Dorchester Beach, NB, 17 June 2018 (Dearing)
Spring had its inevitable ups and downs in Southeast New Brunswick but overall the average temperature was close to normal for March, April and May.
March was very stormy with a parade of Nor’easters which led to the highest snow depth of the winter in Greater Moncton by the end of the month.
April was slightly colder than normal with chilly nights until mid-month and the last measurable snow fell on the 21st.
May had slightly above normal temperatures overall thanks to 14 days with daytime highs of 20 C or more but nights remained cold with single digit lows.
So far this June, the mean temperature is running three degrees below average with a hard frost on the 4th which was the coldest minimum since 16 April.
METEOROLOGICAL SPRING at the Greater Moncton International Airport
Average -1.7 C (1.2 degrees ABOVE normal)
Snowfall: well above normal, Rainfall: well below normal
Average 3.2 C (0.3 degrees BELOW normal)
Snowfall: below normal, Rainfall: above normal
Average 10.3 C (0.3 degrees ABOVE normal)
Rainfall: below normal, Snowfall: nil
Trees uprooted by a tornado damage a home in Waterford, Norfolk County, ON, 13 June 2018 (OPP)
Two tornadoes have been confirmed in Haldimand, Norfolk and Oxford counties as severe thunderstorms rolled through Southwestern Ontario on 13 June.
Environment Canada says a tornado categorized as an EF-2 (Enhanced Fujita Scale 2) with maximum winds of 180 km/h ripped through the communities of Jarvis and Waterford uprooting trees, ripping shingles off buildings and destroying several barns.
Damage was reported intermittently along a path roughly 32 km long.
A second, less powerful twister categorized as an EF-0 struck near the town of Norwich around the same time and caused minimal damage.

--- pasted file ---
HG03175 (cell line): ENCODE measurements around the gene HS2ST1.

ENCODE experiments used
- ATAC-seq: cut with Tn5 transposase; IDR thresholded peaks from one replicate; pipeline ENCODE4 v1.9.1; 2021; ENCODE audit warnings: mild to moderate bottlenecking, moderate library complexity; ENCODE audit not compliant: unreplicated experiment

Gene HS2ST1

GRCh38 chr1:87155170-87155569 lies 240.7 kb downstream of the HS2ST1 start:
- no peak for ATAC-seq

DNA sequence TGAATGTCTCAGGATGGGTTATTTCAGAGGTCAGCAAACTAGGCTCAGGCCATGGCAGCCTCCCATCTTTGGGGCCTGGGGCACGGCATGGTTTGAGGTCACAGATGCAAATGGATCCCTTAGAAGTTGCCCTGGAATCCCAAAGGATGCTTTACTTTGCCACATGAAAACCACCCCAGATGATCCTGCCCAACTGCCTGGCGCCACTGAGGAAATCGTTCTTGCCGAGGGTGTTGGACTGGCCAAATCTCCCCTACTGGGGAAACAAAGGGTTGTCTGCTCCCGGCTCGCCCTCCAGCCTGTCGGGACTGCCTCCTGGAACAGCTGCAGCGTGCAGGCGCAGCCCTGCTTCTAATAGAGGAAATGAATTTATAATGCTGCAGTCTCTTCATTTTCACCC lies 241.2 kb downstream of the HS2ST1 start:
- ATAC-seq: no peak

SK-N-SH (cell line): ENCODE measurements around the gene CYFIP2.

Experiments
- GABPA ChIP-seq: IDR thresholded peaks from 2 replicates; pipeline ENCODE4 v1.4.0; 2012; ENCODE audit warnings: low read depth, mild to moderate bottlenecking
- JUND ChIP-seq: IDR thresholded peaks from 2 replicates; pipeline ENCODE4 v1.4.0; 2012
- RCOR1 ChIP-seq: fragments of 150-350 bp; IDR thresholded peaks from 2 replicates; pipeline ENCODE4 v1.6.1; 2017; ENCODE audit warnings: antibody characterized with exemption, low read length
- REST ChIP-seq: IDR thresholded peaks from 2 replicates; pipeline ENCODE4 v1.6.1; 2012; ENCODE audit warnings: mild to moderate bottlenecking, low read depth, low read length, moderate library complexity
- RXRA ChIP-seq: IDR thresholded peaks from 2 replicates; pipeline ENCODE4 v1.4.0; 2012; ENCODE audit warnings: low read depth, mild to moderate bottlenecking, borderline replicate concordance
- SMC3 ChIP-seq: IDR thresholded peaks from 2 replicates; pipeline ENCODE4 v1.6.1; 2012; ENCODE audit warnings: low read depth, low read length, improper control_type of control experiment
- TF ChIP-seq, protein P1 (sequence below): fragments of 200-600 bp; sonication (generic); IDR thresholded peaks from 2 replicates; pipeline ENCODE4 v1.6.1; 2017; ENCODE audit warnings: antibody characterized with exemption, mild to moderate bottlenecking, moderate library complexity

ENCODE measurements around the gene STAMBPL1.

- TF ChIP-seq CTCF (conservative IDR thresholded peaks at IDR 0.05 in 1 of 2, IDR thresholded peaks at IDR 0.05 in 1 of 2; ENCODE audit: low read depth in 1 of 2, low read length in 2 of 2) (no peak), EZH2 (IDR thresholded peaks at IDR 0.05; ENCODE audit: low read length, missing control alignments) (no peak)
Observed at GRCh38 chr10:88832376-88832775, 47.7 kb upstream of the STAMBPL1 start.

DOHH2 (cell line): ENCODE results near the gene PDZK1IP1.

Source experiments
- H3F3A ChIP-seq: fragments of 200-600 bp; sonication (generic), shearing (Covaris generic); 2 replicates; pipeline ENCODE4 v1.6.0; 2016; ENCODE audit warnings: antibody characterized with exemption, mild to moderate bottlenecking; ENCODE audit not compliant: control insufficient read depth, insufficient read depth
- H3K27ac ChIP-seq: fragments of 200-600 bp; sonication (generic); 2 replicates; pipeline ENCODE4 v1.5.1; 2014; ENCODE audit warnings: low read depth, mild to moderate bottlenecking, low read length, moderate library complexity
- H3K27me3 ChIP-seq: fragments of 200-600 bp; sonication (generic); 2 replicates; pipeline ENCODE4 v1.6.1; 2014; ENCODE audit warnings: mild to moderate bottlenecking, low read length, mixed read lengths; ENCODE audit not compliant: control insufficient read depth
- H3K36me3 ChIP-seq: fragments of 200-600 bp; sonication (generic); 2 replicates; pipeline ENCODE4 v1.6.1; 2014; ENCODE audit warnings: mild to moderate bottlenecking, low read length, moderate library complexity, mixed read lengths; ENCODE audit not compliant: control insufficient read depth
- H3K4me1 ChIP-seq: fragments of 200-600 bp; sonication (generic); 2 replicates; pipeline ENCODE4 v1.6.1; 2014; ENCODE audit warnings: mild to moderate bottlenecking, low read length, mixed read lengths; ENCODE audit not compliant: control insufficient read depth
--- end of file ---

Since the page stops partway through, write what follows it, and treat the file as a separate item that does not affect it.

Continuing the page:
Frost covers a maple leaf (Twitter)
New Brunswick and most of Nova Scotia are under a frost advisory for tonight and tomorrow night.
Cold air, light winds and few clouds will allow temperatures to fall near the freezing point and patchy frost is expected.
The average last frost date in spring for Greater Moncton is 23 May.
Farmers are already suffering from tremendous losses in the region with crops such as grapes, strawberries, blueberries and apples being hit by a recent hard frost with a low of -4 C in some areas.
June has gotten off to cold start with snow flurries reported in Charlottetown this week and accumulating snow in the highlands of Cape Breton and St. John’s, Newfoundland.
Flooding forces closure of Randolph Bridge on west side of Saint John, 05 May 2018 (Twitter/City of Saint John)
Some residents are still recovering from the historic spring flooding along the southern St. John River and its tributaries.
Flood levels were elevated between 27 April and 18 May affecting Fredericton, Saint John and areas in between.
By the numbers (provided by Government of New Brunswick):
- 12,000 – properties affected by flooding to some degree
- 2,627 – residents who registered for disaster financial assistance
- 1,871 – residents who asked for health and safety inspection of properties
- 1,110 – households registered with the Canadian Red Cross
- 4,000 – tonnes of debris from flood dumped at landfills
We are now several weeks into the growing season and temperatures are dropping to dangerously cold lows.
Farmers are concerned about damage to crops after a cool air mass and clear skies led to a frigid low of -4 C in parts of New Brunswick and Nova Scotia overnight.
Greater Moncton dropped to -3.2 C early today which broke the old record of -2.2 C from 1903 and records go back to 1881.